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PERSUAI

ERSUADED of the utility this Censor may be of, if extensively read, the editor has printed a double edition of it, and by that mean has been enabled to reduce the price to One Quarter of a Dollar.

The next Censor will contain a letter to the infamous Tom Paine, in answer to the brutal attack, which the despots of France have certainly paid him for making on General Washington, and on the government and constitution of the United States..

- This Censor will also begin remarks on the debates in Congress.

TO CORRESPONDENTS.

As nothing is more gratifying than the applause, or profitable than the admonition, of good men, I have reason to congratulate myself on an abundance of both : but as applause ought never to be purchased with money, and as admonition is a commodity that every one is ready to bestow gratis, I must request that future communications of this kind may come to me pust free.--I also beg leave to hint to those who give me advice, which they wish I should follow, not to do it in too dictatorial a style ; for, if I have any good qualities, docility, I am afraid, is not to be numbered amongst them.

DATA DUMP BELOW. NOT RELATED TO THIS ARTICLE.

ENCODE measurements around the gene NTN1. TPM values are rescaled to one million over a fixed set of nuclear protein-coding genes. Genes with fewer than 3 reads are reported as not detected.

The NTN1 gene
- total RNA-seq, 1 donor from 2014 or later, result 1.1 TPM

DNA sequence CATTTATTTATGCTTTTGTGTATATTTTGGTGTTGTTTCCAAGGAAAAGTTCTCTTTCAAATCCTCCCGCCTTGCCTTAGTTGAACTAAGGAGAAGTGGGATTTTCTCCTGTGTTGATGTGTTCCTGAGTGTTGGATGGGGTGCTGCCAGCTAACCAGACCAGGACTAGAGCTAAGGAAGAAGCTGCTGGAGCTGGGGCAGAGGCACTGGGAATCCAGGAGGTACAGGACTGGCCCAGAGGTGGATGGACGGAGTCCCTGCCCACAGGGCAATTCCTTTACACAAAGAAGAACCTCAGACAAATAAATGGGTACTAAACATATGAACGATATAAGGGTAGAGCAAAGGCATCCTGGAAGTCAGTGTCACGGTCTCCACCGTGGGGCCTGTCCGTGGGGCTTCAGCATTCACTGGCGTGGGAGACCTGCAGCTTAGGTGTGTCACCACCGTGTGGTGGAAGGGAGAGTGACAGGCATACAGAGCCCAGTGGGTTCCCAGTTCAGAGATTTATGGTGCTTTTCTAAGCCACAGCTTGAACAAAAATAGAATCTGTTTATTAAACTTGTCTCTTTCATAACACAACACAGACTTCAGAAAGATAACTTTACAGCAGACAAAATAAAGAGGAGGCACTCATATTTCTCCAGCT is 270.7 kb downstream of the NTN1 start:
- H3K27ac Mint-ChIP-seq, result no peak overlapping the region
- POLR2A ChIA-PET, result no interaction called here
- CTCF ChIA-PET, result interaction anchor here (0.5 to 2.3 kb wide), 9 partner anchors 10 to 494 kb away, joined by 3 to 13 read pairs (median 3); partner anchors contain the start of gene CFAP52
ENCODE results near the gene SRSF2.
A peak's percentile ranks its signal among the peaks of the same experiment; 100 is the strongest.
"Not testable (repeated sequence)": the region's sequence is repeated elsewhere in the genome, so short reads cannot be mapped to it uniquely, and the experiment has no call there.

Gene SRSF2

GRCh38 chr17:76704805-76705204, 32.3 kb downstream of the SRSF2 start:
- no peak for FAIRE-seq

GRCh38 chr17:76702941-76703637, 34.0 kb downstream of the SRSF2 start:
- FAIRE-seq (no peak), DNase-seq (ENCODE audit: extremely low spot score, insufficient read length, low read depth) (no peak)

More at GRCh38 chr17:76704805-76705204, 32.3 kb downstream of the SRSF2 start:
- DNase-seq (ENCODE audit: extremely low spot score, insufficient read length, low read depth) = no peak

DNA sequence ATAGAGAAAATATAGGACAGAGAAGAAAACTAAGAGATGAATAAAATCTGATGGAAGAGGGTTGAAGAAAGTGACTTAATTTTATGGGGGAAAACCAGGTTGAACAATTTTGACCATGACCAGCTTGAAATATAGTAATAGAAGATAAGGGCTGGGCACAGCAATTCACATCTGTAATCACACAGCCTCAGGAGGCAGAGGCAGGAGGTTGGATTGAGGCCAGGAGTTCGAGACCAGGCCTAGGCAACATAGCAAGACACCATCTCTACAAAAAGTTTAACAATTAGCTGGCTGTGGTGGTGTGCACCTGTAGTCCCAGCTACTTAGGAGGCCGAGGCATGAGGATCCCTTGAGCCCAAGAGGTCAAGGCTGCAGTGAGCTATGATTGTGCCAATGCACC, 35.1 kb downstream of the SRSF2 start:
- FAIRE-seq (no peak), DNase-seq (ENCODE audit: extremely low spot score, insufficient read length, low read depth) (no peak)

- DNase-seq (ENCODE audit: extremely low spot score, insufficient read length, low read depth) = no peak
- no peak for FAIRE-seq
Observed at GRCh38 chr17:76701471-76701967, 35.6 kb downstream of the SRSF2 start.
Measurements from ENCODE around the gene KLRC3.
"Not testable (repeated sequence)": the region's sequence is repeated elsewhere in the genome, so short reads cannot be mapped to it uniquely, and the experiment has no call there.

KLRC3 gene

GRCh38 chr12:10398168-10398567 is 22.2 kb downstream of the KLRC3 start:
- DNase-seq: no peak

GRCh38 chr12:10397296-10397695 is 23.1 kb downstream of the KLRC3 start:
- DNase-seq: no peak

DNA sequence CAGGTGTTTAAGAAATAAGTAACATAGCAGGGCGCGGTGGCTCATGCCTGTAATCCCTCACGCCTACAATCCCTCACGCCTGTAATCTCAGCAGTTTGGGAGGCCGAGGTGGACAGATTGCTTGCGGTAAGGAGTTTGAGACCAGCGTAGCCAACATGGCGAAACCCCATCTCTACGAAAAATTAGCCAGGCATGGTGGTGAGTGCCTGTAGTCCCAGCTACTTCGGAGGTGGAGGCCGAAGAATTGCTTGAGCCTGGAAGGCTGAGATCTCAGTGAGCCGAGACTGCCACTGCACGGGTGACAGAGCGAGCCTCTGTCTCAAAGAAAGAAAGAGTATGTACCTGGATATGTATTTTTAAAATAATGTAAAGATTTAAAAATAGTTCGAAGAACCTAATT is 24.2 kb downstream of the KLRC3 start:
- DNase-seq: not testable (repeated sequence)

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potentiary contents himself with giving here an extract.

Question 2. Shall a minister from the Republic of France be received ?

Question 3. If received, shall it be absolutely, or with qualifications, and if with qualifications, of what kind ?

Question 4. Are the United States obliged by good faith, to consider the treaties heretofore inade with France as applying to the present situation of the parties---may they either renounce them or hold them suspended, till the government of France shall be established ?